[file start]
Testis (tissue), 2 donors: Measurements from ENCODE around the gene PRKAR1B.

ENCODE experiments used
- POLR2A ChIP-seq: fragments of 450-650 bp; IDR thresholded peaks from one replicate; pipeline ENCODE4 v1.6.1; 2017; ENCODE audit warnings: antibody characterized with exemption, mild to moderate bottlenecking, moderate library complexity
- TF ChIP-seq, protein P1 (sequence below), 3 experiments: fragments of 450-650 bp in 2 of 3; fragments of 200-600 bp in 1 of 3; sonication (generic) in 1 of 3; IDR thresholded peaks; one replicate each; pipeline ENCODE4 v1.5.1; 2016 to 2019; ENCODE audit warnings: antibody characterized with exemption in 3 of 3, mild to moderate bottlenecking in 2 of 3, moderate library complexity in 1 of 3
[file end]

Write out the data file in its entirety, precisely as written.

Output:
Testis (tissue), 2 donors: Measurements from ENCODE around the gene PRKAR1B.

ENCODE experiments used
- POLR2A ChIP-seq: fragments of 450-650 bp; IDR thresholded peaks from one replicate; pipeline ENCODE4 v1.6.1; 2017; ENCODE audit warnings: antibody characterized with exemption, mild to moderate bottlenecking, moderate library complexity
- TF ChIP-seq, protein P1 (sequence below), 3 experiments: fragments of 450-650 bp in 2 of 3; fragments of 200-600 bp in 1 of 3; sonication (generic) in 1 of 3; IDR thresholded peaks; one replicate each; pipeline ENCODE4 v1.5.1; 2016 to 2019; ENCODE audit warnings: antibody characterized with exemption in 3 of 3, mild to moderate bottlenecking in 2 of 3, moderate library complexity in 1 of 3